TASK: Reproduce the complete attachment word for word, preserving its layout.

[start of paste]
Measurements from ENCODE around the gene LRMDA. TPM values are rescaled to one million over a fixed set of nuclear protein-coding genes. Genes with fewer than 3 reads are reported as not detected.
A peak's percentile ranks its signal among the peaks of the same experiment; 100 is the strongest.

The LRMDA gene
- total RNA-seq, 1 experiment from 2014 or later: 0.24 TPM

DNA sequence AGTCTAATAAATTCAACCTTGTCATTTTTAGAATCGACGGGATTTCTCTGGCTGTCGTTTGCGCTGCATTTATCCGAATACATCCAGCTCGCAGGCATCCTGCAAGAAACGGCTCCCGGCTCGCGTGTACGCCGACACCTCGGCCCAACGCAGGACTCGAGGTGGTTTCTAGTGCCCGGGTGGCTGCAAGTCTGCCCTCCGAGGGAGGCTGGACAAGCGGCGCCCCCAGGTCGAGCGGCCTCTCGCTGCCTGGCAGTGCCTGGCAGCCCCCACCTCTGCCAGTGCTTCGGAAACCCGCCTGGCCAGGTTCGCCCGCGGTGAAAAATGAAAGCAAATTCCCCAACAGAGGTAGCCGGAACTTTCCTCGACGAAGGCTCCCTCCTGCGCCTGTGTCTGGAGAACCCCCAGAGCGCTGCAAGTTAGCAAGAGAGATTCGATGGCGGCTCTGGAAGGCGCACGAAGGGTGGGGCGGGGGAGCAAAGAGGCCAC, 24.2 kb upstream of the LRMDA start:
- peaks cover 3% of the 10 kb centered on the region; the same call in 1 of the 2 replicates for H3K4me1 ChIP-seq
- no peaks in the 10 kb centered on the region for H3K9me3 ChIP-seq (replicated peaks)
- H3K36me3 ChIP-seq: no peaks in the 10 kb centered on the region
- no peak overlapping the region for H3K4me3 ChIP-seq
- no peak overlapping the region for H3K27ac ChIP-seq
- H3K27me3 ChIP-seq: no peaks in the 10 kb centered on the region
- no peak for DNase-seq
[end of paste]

Measurements from ENCODE around the gene LRMDA. TPM values are rescaled to one million over a fixed set of nuclear protein-coding genes. Genes with fewer than 3 reads are reported as not detected.
A peak's percentile ranks its signal among the peaks of the same experiment; 100 is the strongest.

The LRMDA gene
- total RNA-seq, 1 experiment from 2014 or later: 0.24 TPM

DNA sequence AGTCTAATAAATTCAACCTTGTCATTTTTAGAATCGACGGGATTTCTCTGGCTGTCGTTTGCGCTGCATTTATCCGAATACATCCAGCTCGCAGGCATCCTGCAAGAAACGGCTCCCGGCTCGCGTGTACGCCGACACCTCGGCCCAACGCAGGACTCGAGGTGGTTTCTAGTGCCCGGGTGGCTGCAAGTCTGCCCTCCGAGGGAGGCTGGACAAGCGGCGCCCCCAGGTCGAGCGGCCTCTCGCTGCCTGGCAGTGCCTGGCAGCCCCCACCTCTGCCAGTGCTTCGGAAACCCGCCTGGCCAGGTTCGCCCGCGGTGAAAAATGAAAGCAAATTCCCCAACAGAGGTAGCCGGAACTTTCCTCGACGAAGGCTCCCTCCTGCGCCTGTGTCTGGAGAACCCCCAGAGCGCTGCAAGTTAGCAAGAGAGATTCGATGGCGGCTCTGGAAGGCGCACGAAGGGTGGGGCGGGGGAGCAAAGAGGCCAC, 24.2 kb upstream of the LRMDA start:
- peaks cover 3% of the 10 kb centered on the region; the same call in 1 of the 2 replicates for H3K4me1 ChIP-seq
- no peaks in the 10 kb centered on the region for H3K9me3 ChIP-seq (replicated peaks)
- H3K36me3 ChIP-seq: no peaks in the 10 kb centered on the region
- no peak overlapping the region for H3K4me3 ChIP-seq
- no peak overlapping the region for H3K27ac ChIP-seq
- H3K27me3 ChIP-seq: no peaks in the 10 kb centered on the region
- no peak for DNase-seq